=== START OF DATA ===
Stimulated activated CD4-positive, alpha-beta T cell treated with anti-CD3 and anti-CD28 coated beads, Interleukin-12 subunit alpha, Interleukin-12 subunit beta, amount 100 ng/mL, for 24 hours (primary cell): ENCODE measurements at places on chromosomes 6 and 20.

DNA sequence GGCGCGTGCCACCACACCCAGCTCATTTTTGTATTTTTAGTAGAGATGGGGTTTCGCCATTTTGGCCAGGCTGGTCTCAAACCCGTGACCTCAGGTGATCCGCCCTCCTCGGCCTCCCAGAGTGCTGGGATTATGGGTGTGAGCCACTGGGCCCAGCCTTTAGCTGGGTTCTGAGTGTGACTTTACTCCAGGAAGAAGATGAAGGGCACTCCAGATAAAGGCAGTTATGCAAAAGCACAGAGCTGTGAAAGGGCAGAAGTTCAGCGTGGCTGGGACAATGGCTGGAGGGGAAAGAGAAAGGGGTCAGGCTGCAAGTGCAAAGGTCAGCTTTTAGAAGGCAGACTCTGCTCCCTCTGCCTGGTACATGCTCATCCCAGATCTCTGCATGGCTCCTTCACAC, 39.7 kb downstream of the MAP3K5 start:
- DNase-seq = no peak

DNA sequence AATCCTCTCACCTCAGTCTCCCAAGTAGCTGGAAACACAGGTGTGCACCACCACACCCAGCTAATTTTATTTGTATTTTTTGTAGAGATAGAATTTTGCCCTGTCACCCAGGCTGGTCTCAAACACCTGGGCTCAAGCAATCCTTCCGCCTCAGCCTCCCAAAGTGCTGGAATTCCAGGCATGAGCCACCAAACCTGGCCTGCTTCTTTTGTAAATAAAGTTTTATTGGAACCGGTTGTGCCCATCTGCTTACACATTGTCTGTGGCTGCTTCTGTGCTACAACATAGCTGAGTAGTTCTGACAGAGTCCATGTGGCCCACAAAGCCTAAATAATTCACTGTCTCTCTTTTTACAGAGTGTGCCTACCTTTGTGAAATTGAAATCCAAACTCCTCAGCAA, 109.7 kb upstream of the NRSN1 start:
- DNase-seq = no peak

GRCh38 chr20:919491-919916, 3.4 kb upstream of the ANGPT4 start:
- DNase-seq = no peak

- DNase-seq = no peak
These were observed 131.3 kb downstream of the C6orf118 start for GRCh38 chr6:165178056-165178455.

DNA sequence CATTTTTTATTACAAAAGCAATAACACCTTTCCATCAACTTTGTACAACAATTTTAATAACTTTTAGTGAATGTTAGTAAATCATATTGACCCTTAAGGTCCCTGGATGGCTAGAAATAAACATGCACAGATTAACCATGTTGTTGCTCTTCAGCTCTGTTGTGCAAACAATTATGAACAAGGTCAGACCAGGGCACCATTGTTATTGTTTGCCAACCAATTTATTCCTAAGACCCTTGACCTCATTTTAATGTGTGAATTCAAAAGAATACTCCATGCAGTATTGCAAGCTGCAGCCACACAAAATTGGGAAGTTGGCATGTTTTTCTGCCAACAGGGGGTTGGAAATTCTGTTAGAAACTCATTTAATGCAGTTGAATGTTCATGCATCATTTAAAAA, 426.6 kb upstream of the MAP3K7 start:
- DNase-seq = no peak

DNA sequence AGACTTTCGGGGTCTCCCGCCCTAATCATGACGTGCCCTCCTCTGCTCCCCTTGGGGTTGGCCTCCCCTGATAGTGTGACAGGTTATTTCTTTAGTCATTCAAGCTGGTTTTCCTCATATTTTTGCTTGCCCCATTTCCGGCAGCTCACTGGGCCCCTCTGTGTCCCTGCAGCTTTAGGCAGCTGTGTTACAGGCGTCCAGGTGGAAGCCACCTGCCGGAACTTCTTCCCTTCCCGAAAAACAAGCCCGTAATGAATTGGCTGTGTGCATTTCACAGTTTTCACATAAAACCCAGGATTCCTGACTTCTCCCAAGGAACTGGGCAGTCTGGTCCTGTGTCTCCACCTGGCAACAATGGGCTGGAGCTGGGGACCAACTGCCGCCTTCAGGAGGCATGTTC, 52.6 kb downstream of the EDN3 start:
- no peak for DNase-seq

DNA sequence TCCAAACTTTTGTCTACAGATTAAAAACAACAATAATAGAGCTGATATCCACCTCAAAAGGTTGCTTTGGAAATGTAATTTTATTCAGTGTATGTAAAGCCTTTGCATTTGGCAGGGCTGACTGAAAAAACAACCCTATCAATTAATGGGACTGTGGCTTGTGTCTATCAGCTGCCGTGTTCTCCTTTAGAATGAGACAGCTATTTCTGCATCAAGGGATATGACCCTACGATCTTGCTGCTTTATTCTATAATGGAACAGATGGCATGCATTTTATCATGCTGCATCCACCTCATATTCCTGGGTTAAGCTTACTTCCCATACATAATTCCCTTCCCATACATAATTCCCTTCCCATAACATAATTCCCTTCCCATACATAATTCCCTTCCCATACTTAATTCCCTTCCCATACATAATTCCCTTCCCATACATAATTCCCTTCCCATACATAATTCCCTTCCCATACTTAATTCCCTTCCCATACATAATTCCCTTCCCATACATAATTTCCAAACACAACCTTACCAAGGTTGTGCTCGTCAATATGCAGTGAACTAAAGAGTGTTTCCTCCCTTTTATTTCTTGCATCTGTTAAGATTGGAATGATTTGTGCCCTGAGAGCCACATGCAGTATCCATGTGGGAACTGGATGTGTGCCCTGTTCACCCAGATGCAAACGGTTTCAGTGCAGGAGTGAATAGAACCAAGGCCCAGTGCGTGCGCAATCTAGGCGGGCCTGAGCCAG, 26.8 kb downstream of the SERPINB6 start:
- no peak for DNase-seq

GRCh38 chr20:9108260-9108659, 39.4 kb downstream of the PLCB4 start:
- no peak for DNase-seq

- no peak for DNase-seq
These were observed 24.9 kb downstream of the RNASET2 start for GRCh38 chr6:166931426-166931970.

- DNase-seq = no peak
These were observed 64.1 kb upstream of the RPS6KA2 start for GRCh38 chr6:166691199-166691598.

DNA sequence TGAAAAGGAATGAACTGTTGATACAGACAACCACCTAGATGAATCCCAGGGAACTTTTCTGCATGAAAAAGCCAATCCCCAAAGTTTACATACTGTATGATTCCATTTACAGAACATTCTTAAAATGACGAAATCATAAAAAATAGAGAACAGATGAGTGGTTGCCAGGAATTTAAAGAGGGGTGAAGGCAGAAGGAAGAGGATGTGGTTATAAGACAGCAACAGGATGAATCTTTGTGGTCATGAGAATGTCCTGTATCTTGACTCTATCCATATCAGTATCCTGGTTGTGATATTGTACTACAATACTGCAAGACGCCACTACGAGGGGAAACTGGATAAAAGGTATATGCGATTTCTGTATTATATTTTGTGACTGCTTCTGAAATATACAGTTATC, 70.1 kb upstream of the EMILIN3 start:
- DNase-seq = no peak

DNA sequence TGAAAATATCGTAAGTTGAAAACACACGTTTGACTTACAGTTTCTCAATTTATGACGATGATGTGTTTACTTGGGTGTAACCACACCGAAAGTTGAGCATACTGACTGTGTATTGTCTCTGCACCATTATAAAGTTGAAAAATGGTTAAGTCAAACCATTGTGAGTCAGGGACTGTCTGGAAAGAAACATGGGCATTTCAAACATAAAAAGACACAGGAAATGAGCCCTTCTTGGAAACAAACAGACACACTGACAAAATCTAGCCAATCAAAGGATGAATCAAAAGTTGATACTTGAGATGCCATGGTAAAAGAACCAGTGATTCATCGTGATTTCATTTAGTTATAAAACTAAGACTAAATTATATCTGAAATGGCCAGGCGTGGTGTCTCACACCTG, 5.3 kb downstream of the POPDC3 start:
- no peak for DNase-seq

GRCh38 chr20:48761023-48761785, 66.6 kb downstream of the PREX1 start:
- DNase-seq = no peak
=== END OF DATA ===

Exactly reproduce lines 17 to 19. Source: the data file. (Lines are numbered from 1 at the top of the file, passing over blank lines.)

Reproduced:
- no peak for DNase-seq

- no peak for DNase-seq
These were observed 24.9 kb downstream of the RNASET2 start for GRCh38 chr6:166931426-166931970.